The Sky is Falling
It was a big week for higher education in Texas.
On Monday, Governor Abbott announced the appointment of new regents for UT Austin, Texas A&M and Texas Tech University. The Coalition issued the following statement in support of the nominees: “We applaud Governor Abbott on the appointment of outstanding Texans for positions on the Boards of Regents of our state institutions. Those announced today are committed to ensuring excellence in higher education and will continue to push our institutions forward. We urge the Senate Committee on Nominations to move quickly to confirm these nominees so they can get to work for higher education in Texas.” Former regent Bobby Stillwell spoke to the Houston Chronicle about the appointments. “They're on the same page and seeking the same outcome,”… a contrast to the mindset of the three outgoing regents.
On Wednesday the Senate Finance Committee heard testimony on proposed budget cuts to higher education. Texas A&M Chancellor John Sharp painted a grave picture of what the cuts would do for higher education broadly, and Texas A&M specifically. “I remember when I was on this committee, and I used to listen to all these people like me talking about how the sky is falling, but the sky is really going to fall if this budget passes,” Sharp said. “Higher education is a long-term investment in the economic well-being of our state, [and] more importantly it is an investment in our students and our families. Almost all of our system teaching institutions will experience some significant general revenue reductions if Senate Bill 1 was implemented in its introduced form.”
On Thursday, the Senate Nominations Committee held the first hearing on the new crop of potential regents, with the three proposed for UT Austin’s board – Kevin Eltife, Janiece Longoria and Rad Weaver – going first. “Gov. Greg Abbott’s three nominees … are likely to win easy approval from the state Senate, judging by the friendly reception they enjoyed at a confirmation hearing Thursday before the Nominations Committee. ‘I see very capable people in front of me … I am very impressed’.”
On Friday, the Texas Supreme Court ruled against UT System Regent Hall in his long feud with the System and its Chancellor, Bill McRaven. “Wallace Hall’s final days as a University of Texas System regent are ending with a defeat in the Texas Supreme Court. The court ruled Friday that Hall had no standing to sue the chancellor of the system he oversees.”
An editorial in this weekend’s Houston Chronicle focused on college costs, and how Sen. Seliger’s proposed solutions to addressing them, may not help. “ … This bill focuses on only one side of the triangle of school funding, tuition, without any acknowledgement of the Legislature's own share of responsibility for the unaffordability of Texas' colleges. … what [Lt. Gov] Patrick and Seliger aren't talking about is the fact that Texas' per-student funding for public colleges and universities has plummeted to 17 percent below 2008 levels. Texas' system of higher education needs a champion, and it needs tuition reform. These measures point to neither, and we urge lawmakers to try again.”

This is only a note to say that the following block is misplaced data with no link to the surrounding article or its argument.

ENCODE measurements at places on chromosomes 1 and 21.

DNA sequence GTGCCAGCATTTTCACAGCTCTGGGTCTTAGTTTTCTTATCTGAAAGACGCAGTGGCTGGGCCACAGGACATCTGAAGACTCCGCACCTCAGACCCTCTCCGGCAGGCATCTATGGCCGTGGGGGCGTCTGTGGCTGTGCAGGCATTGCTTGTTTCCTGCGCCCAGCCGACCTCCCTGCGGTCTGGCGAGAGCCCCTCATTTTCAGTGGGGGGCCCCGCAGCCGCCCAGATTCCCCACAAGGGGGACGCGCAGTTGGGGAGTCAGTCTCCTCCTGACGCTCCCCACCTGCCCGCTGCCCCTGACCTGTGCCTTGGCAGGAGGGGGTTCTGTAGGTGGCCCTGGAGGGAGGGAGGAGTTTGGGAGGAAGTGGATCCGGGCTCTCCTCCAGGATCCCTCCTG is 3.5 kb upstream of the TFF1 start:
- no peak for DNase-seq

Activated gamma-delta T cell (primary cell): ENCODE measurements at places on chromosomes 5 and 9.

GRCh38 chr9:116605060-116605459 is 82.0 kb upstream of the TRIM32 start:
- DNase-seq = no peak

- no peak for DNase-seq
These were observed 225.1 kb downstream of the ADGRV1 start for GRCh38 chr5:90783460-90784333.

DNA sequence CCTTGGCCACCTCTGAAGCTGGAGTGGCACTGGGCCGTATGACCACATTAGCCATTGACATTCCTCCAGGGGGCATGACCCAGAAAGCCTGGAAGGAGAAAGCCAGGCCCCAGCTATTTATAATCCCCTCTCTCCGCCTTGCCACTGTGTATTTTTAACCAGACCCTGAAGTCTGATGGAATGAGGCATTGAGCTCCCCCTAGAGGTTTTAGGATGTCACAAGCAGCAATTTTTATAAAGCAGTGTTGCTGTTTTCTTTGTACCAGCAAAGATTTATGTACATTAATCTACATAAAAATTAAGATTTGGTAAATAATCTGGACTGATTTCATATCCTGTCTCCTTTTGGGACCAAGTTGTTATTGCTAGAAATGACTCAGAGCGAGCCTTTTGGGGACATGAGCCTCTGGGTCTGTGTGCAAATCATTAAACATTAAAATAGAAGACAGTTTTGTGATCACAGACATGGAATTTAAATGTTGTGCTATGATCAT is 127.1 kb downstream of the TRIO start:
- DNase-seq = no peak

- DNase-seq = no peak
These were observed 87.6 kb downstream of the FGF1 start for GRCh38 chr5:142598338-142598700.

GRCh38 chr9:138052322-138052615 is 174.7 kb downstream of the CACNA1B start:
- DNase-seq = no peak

Week of January 29, 2017
"A workhorse for our nation’s scientists and engineers"
Saying it was “among our biggest challenges,” this week Texas A&M President Michael K. Young indicated that lowering the faculty-to-student ratio was a top priority. While the institution has experienced tremendous growth in its student body, hiring of faculty has not kept pace. Last fall, Texas A&M’s ratio was 23-to-1. “As a comparison, Young noted the University of Texas had an 18-to-1 ratio -- 23 percent better than A&M -- and the University of Michigan has a 12-to-1 ratio -- 92 percent better than A&M.” Young told The Eagle, “We would like to improve that [ratio] as quickly as we can, but it does take time to hire quality faculty, [and] it is also a tremendous financial challenge.”Continue reading
Minors, Guns & Affirmative Action
Race in college admissions was in the headlines again this week when the Justice Department announced it was “preparing to investigate and sue colleges over their affirmative action policies.” UT Austin is “likely well-shielded” from any changes to its admissions policies, since a U.S. Supreme Court decision in 2016 approved of The University’s approach. And, though, most institutions in Texas don’t use affirmative action, those that do employ it may face scrutiny. “Officials at Texas State University and Texas A&M University, for example, said such factors play no role in admissions decisions. However, some schools — notably UT and A&M — go to considerable lengths to recruit applicants from heavily minority areas in Dallas, Houston, the Rio Grande Valley and other parts of the state.”Continue reading